The PCR reactions were performed in duplicate in a final volume of 25 µl, including 300-nM primers, 200-nM TaqMan® probe, 12.5 µl of TaqMan® universal PCR master mix (Applied Biosystems) and 25–50 ng of cDNA in a AB Prism 7900 HT thermocycler with 50 cycles and the protocol recommended by the manufacturer. Primers hELP1 ex19F, hELP1 ex20-21R, and probe P-WTELP1 ex20R were used for detection of IKBKAP transcripts containing exon 20, while primers hELP1 ex19-21F, hELP1 ex21-22R, and probe P-MUELP1 ex21F were used for detection of IKBKAP transcripts skipping exon 20 [Boone et al., 2010]. To determine the level of expression of candidate genes dysregulated genes in FD, the following primer/TaqMan probe assays were obtained from Applied Biosystems: Hs_00176719m1 (LYN), Hs_01103338m1 (SNCA), Hs_01374916m1 (MAP1LC3C), Hs_00359592m1 (NOVA1), Hs_01120488m1 (SPON1), Hs_00216077m1 (LUC7L), Hs_00214302m1 (ZNF280D), and Hs00296608_m1 (WDR59) was used as a reference gene to normalize the data. Results were calculated using the 2(−ΔΔCT) method [Livak and Schmittgen, 2001].

Preparation of Samples and Microarray Assay

Sample amplification, labeling, and hybridization essentially followed the one-color microarray-based gene expression analysis (low input quick amp labeling) protocol (version 6.5, May 2010) recommended by Agilent Technologies. In brief, 500 ng of each total RNA sample was reverse transcribed into cDNA using oligo dT-T7 promoter primer. Labeled cRNA was synthesized from the cDNA. The reaction was performed in a solution containing dNTP mix, cyanine 3-dCTP, and T7 RNA Polymerase, and incubated at 40°C for 2 hr. Hybridization was performed into whole human genome microarray slides (4 × 44K G4112F, Agilent Technologies, Santa Clara, CA) containing 45,220 oligonucleotide probes at 65°C for 17 hr. Hybridized microarray slides were then washed according to the manufacturer's instructions and scanned using an Agilent DNA Microarray Scanner, using the Agilent Feature Extraction Software (Agilent Technologies). The microarray data are available from the Gene Expression Omnibus (GEO, http://www.ncbi.nlm.nih.gov/geo/) under the series accession number GSE27915.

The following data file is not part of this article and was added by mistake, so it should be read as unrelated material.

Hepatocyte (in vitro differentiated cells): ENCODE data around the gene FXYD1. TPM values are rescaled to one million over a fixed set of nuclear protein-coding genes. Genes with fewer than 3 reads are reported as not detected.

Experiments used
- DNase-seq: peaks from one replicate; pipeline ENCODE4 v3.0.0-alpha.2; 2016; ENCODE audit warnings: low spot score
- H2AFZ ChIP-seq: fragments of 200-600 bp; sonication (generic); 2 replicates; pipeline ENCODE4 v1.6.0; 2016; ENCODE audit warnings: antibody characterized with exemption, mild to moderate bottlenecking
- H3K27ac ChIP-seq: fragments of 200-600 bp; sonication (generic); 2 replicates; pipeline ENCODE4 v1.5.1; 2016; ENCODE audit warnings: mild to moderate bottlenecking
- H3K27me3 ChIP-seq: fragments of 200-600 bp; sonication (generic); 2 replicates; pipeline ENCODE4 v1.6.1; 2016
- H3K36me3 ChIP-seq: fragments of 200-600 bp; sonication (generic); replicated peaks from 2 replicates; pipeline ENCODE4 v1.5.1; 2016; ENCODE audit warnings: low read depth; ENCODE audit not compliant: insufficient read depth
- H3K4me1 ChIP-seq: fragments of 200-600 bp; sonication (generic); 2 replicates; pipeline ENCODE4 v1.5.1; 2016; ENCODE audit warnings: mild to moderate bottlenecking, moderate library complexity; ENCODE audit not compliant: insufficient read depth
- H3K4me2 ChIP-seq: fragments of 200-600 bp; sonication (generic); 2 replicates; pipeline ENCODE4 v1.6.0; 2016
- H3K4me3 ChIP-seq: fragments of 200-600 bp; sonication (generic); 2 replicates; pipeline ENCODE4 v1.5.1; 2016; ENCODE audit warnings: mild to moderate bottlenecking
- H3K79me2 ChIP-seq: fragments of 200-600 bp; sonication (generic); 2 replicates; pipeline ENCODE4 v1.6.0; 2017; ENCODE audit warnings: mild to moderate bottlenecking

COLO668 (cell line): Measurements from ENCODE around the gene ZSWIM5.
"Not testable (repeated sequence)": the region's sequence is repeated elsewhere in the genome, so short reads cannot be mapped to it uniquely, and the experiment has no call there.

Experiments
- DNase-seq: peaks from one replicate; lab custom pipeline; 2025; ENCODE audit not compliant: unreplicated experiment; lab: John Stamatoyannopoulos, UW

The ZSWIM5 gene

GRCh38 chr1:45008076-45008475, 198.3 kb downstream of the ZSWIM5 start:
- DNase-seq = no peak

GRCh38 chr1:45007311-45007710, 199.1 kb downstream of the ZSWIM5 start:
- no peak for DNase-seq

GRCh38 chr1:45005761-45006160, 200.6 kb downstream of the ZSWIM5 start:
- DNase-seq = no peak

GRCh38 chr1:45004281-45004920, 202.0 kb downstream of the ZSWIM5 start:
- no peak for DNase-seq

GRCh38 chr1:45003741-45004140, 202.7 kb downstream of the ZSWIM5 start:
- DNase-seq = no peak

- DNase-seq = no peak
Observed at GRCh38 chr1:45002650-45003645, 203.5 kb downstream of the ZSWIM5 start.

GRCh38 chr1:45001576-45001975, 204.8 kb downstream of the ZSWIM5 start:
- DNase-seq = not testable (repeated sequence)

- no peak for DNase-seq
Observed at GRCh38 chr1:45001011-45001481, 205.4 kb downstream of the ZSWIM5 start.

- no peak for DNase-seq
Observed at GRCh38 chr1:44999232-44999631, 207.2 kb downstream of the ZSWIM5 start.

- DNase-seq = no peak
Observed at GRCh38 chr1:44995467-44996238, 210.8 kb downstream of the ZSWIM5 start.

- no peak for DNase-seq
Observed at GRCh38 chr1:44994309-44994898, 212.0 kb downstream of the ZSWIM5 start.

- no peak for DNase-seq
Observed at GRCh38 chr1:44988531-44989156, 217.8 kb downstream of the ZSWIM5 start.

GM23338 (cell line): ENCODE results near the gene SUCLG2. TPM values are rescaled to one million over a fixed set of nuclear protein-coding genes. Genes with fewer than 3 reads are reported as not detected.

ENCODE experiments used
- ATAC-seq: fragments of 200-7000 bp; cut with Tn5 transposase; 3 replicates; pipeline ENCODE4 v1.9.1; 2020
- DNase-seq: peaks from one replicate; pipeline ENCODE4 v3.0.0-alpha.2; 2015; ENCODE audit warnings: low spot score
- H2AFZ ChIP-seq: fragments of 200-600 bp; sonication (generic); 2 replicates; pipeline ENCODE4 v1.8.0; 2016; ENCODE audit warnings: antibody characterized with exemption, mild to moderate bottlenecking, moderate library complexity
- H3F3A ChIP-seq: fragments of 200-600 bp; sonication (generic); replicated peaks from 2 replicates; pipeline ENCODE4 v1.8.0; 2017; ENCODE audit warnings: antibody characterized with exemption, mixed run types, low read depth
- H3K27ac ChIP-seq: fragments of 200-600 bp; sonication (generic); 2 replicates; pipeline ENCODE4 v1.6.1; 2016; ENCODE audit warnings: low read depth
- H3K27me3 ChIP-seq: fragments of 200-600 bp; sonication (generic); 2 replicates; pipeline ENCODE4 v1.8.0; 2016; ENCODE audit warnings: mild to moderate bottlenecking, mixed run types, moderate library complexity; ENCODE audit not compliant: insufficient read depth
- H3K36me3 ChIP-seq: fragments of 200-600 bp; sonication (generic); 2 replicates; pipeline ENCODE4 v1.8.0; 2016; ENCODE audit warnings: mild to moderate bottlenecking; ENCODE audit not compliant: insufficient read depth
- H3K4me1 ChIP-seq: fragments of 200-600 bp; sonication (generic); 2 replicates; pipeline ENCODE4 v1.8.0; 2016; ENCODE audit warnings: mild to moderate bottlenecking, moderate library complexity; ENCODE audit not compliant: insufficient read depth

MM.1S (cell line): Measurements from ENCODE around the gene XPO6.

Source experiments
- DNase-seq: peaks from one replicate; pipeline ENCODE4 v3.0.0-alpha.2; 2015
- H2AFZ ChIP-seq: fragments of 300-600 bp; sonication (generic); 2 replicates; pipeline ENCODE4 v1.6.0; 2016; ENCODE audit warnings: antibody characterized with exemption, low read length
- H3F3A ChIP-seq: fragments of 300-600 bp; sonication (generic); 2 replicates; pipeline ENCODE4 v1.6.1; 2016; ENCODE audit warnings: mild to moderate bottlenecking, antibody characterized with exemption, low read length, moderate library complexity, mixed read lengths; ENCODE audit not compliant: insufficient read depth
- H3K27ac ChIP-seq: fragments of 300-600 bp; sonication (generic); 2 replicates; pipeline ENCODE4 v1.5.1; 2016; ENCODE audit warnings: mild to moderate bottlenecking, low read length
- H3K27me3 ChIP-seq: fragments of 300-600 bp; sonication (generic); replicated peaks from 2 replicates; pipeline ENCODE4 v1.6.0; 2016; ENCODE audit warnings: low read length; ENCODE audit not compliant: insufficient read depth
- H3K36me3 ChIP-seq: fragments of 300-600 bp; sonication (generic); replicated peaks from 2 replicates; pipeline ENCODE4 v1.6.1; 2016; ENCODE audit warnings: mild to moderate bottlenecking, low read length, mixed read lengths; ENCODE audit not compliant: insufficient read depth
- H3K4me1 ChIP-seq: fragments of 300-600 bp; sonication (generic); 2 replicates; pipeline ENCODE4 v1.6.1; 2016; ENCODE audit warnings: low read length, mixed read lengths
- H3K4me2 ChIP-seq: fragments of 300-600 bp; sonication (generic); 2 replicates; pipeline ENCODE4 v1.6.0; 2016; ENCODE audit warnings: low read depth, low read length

Microarray Data Analysis

Quantification files derived from the Agilent Feature Extraction Software were analyzed using the AgiND package (http://tagc.univ-mrs.fr/AgiND). We also used the AgiND R package for quality control and normalization. Quantile methods and a background correction were used for data normalization.

Statistical Analysis